"Post-Cinematic Affect in the Era of Plasticity" can be found here: http://blog.uvm.edu/aivakhiv/2011/01/19/post-cinematic-affect-in-the-era-of-plasticity/


 Brilliant post, Adrian, which identifies a crucial question about our contemporary moment. I was hoping I might get you to say a few more words about the distinction you draw between homeopathic and magical expressions or performances. Is it primarily a question of subtlety versus extroversion, apparent complicity versus hyperbolic critique or exaggeration? Or how exactly do you identify the difference between these two modes?

The question of this difference--homeopathic vs magical--is framed here by Jones's incessant reinvention of herself against a background of sameness: an interplay of repetition (still Grace Jones) and variation (a new persona or facet is added). This type of interplay is something that we're familiar with from many fictional characters from the 19th and 20th centuries--characters like Dracula, Frankenstein, Tarzan, or Batman, who are continually reinvented as they jump from literature to radio to film to TV, comics, and now digital media. And as we get closer to our own so-called "convergence culture," we see a number of "real-world" characters following this pattern of repetition and variation or reinvention: think of David Bowie's many personae, Madonna, or Lady Gaga. What I'm wondering is whether the question of homeopathy vs magic can be related to this media-historical line of development, i.e. whether the dynamics of variation and repetition that characterize the fictional and non-fictional characters has anything in particular to do with the distinction you're making. And is there a particular juncture at which a reversal between homeopathic and magical modes occur? Is David Bowie magical? Is Lady Gaga homeopathic? (The latter two being questions I've just been dying for the right context to ask...)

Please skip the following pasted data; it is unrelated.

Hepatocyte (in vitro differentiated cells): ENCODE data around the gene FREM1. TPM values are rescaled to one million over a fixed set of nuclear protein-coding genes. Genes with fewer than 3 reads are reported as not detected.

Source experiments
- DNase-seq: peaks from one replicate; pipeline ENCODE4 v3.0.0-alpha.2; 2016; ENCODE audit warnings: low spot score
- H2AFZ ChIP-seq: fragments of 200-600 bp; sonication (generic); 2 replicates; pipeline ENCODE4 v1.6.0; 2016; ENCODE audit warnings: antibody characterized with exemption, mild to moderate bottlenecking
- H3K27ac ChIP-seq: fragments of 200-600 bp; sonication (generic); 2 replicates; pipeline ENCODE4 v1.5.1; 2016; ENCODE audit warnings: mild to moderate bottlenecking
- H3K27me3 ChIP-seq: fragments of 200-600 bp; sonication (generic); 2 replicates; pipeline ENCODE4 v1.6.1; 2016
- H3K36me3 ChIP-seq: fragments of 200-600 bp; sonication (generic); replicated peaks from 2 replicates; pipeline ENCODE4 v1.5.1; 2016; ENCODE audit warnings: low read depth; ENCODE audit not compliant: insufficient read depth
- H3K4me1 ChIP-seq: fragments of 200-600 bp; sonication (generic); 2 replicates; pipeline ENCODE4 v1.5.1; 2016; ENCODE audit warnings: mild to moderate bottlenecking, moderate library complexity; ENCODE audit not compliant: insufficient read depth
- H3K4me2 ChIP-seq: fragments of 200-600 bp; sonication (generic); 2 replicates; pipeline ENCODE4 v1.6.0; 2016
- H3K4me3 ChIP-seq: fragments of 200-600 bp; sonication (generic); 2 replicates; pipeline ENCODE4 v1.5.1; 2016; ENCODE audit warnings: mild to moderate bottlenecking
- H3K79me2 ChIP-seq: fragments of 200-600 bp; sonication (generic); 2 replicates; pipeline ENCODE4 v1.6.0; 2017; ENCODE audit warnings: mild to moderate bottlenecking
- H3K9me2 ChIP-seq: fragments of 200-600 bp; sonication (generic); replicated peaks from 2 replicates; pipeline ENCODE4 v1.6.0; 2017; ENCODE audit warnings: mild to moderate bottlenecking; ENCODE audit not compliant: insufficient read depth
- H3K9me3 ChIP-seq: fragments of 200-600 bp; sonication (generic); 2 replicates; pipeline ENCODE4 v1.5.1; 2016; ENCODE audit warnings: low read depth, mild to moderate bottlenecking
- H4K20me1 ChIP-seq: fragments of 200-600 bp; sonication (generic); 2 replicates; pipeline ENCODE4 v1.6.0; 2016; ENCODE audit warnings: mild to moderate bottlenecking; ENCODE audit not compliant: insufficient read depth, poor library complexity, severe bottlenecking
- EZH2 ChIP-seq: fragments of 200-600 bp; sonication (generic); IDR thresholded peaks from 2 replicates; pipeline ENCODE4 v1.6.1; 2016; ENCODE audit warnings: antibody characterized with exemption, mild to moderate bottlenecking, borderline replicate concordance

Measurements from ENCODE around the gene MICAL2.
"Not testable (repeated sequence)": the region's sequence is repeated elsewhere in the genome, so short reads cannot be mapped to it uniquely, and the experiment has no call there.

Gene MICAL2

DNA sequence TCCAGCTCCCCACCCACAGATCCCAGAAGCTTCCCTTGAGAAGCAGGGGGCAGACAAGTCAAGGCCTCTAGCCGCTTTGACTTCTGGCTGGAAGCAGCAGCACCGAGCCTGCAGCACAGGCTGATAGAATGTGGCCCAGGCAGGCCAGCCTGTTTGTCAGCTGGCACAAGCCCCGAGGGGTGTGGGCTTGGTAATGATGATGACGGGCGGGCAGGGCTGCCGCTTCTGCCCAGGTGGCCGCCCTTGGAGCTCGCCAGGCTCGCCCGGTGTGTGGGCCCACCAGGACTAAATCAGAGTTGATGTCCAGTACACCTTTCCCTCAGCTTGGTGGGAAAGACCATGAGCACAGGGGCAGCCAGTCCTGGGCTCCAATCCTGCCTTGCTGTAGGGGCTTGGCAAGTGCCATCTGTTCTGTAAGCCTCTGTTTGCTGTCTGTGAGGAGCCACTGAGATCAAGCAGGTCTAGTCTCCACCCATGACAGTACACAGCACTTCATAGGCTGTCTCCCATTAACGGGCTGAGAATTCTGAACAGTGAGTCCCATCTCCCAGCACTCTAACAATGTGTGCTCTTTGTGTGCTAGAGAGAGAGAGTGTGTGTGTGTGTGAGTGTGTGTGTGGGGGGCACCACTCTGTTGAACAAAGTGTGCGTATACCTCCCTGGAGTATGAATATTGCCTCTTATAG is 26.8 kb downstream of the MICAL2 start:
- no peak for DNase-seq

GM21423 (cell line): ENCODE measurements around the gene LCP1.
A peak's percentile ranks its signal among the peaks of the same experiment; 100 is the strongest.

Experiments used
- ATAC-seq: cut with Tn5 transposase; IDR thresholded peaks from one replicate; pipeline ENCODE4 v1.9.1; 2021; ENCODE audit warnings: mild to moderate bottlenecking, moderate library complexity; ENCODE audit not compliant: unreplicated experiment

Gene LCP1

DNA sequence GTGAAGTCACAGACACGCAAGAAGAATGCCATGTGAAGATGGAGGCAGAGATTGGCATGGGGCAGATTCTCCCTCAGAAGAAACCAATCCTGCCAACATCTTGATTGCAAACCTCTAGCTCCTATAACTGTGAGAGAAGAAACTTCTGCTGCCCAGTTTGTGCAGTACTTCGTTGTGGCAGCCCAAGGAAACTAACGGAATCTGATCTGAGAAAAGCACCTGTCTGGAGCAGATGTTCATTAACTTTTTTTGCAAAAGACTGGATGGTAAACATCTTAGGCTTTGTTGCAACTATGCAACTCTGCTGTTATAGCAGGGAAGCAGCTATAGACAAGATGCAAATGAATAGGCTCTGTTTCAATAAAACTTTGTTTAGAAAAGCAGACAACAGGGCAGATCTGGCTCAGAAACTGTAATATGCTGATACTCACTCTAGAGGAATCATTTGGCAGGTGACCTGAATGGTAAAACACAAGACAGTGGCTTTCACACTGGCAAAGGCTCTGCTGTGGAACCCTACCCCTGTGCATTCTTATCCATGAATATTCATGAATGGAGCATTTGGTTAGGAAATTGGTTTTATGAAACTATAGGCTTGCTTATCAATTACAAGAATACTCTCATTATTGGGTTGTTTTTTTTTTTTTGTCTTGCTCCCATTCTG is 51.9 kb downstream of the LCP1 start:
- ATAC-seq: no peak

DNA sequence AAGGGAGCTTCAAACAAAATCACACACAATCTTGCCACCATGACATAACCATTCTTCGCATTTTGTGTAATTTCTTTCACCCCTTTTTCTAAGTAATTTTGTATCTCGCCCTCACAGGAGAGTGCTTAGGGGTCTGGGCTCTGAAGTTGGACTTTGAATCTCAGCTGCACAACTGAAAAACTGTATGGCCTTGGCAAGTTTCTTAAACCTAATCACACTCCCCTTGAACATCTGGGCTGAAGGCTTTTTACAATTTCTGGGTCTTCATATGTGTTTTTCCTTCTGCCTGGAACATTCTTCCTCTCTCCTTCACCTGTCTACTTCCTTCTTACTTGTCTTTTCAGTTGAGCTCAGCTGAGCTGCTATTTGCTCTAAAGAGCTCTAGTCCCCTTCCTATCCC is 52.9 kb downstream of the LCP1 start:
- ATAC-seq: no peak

I hope these questions make sense. And thanks again for a wonderful presentation!

Thanks for the excellent question, Shane, and thanks, Michael, for your exquisite summary of my longer argument. I'm still catching up with the last 2 days' posts, so this will just be a quick reply to Shane.

You're right to ask me to clarify my use of the terms "magical" and "homeopathic," since I was a bit loose and quick with them. The latter is really a subcategory of the former, which includes many different types (e.g. sympathetic, imitative, associative, etc). But since "magic" is one of the discursive nodes by which modernity has defined itself (the modern as the overcoming and rejection of the magic and superstition of the past), we're working in messy terrains here. I think the examples of Dracula, Tarzan, Bowie, and Gaga are all very pertinent. Magic has been an important part of disciplinary societies: give them just enough magic (/affect - I think we need to think these 2 terms together) to excite them, and then we'll funnel that excitement into the "proper" channels, thereby strengthening those channels. This magic, of course, gets its potency (in part) from its marginalized status.